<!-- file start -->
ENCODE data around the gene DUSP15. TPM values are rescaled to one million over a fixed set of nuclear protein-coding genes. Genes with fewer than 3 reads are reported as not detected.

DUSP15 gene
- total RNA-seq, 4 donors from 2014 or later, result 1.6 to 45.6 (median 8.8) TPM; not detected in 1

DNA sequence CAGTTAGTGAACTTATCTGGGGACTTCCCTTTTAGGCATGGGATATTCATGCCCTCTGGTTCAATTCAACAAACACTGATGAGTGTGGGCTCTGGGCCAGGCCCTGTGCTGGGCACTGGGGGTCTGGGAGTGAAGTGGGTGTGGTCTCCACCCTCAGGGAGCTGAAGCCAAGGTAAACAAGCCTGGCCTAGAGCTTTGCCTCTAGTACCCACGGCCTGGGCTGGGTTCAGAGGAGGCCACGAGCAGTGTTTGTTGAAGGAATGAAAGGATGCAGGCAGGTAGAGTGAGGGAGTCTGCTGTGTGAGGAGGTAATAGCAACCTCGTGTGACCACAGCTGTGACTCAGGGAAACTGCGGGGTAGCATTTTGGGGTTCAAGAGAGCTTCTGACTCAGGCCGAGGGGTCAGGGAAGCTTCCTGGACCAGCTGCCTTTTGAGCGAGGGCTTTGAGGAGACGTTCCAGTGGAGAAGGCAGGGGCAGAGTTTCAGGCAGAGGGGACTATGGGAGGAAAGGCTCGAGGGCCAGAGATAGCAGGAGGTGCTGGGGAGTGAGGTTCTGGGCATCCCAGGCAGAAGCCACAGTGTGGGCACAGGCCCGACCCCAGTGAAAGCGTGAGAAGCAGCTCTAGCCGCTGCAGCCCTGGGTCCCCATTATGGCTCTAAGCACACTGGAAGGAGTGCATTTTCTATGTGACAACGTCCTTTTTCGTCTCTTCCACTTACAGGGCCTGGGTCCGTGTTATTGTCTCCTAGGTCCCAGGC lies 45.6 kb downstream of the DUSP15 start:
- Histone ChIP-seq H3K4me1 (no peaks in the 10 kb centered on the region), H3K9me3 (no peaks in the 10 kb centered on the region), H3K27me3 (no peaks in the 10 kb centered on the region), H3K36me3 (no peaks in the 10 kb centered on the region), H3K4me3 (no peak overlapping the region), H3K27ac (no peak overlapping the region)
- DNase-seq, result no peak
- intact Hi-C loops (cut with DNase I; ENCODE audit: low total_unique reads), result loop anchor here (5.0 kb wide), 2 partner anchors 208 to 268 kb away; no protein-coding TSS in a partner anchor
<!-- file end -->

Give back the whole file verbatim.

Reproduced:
ENCODE data around the gene DUSP15. TPM values are rescaled to one million over a fixed set of nuclear protein-coding genes. Genes with fewer than 3 reads are reported as not detected.

DUSP15 gene
- total RNA-seq, 4 donors from 2014 or later, result 1.6 to 45.6 (median 8.8) TPM; not detected in 1

DNA sequence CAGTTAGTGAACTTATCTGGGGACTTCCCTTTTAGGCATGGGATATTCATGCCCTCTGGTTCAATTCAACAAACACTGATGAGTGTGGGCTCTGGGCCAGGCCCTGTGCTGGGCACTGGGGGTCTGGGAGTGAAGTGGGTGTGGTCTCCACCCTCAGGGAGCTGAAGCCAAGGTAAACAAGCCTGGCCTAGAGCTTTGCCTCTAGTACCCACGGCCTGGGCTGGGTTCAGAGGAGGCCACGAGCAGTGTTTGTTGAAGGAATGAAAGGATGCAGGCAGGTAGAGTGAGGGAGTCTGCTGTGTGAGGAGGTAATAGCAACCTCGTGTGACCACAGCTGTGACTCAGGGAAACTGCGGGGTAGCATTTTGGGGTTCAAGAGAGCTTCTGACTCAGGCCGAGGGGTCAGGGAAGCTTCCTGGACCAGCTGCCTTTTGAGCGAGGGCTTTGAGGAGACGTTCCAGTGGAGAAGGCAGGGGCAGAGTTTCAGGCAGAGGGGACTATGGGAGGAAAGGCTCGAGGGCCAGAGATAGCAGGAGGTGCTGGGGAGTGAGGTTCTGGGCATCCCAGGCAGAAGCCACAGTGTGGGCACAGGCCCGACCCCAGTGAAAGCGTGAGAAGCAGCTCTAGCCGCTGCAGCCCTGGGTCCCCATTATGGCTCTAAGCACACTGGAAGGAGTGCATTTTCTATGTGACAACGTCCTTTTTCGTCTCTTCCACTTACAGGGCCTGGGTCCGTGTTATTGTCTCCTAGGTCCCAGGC lies 45.6 kb downstream of the DUSP15 start:
- Histone ChIP-seq H3K4me1 (no peaks in the 10 kb centered on the region), H3K9me3 (no peaks in the 10 kb centered on the region), H3K27me3 (no peaks in the 10 kb centered on the region), H3K36me3 (no peaks in the 10 kb centered on the region), H3K4me3 (no peak overlapping the region), H3K27ac (no peak overlapping the region)
- DNase-seq, result no peak
- intact Hi-C loops (cut with DNase I; ENCODE audit: low total_unique reads), result loop anchor here (5.0 kb wide), 2 partner anchors 208 to 268 kb away; no protein-coding TSS in a partner anchor